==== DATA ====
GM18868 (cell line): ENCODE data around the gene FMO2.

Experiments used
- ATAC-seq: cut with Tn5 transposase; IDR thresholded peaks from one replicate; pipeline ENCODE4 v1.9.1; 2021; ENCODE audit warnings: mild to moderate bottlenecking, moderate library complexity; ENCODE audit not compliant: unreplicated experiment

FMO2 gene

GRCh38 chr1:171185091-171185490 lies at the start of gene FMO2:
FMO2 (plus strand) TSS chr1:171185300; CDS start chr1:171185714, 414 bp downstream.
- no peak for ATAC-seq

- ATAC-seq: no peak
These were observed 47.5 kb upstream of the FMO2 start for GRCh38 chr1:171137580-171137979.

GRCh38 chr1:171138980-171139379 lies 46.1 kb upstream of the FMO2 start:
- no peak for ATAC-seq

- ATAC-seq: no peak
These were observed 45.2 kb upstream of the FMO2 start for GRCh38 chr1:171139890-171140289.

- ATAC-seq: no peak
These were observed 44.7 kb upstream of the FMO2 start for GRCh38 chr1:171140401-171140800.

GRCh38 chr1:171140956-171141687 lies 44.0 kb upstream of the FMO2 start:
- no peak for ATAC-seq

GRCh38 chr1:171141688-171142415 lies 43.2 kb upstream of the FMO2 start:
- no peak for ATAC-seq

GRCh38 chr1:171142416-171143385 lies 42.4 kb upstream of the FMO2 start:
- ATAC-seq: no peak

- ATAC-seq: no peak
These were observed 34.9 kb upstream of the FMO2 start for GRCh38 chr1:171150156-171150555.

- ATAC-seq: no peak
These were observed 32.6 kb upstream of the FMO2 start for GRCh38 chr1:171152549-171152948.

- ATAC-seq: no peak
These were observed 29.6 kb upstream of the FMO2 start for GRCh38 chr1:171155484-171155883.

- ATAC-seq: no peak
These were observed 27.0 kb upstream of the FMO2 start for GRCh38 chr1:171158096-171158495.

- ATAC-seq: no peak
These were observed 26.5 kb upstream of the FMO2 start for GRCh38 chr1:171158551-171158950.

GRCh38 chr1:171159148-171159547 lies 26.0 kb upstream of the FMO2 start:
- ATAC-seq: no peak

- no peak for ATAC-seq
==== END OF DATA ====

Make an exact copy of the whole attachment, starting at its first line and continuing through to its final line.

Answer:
GM18868 (cell line): ENCODE data around the gene FMO2.

Experiments used
- ATAC-seq: cut with Tn5 transposase; IDR thresholded peaks from one replicate; pipeline ENCODE4 v1.9.1; 2021; ENCODE audit warnings: mild to moderate bottlenecking, moderate library complexity; ENCODE audit not compliant: unreplicated experiment

FMO2 gene

GRCh38 chr1:171185091-171185490 lies at the start of gene FMO2:
FMO2 (plus strand) TSS chr1:171185300; CDS start chr1:171185714, 414 bp downstream.
- no peak for ATAC-seq

- ATAC-seq: no peak
These were observed 47.5 kb upstream of the FMO2 start for GRCh38 chr1:171137580-171137979.

GRCh38 chr1:171138980-171139379 lies 46.1 kb upstream of the FMO2 start:
- no peak for ATAC-seq

- ATAC-seq: no peak
These were observed 45.2 kb upstream of the FMO2 start for GRCh38 chr1:171139890-171140289.

- ATAC-seq: no peak
These were observed 44.7 kb upstream of the FMO2 start for GRCh38 chr1:171140401-171140800.

GRCh38 chr1:171140956-171141687 lies 44.0 kb upstream of the FMO2 start:
- no peak for ATAC-seq

GRCh38 chr1:171141688-171142415 lies 43.2 kb upstream of the FMO2 start:
- no peak for ATAC-seq

GRCh38 chr1:171142416-171143385 lies 42.4 kb upstream of the FMO2 start:
- ATAC-seq: no peak

- ATAC-seq: no peak
These were observed 34.9 kb upstream of the FMO2 start for GRCh38 chr1:171150156-171150555.

- ATAC-seq: no peak
These were observed 32.6 kb upstream of the FMO2 start for GRCh38 chr1:171152549-171152948.

- ATAC-seq: no peak
These were observed 29.6 kb upstream of the FMO2 start for GRCh38 chr1:171155484-171155883.

- ATAC-seq: no peak
These were observed 27.0 kb upstream of the FMO2 start for GRCh38 chr1:171158096-171158495.

- ATAC-seq: no peak
These were observed 26.5 kb upstream of the FMO2 start for GRCh38 chr1:171158551-171158950.

GRCh38 chr1:171159148-171159547 lies 26.0 kb upstream of the FMO2 start:
- ATAC-seq: no peak

- no peak for ATAC-seq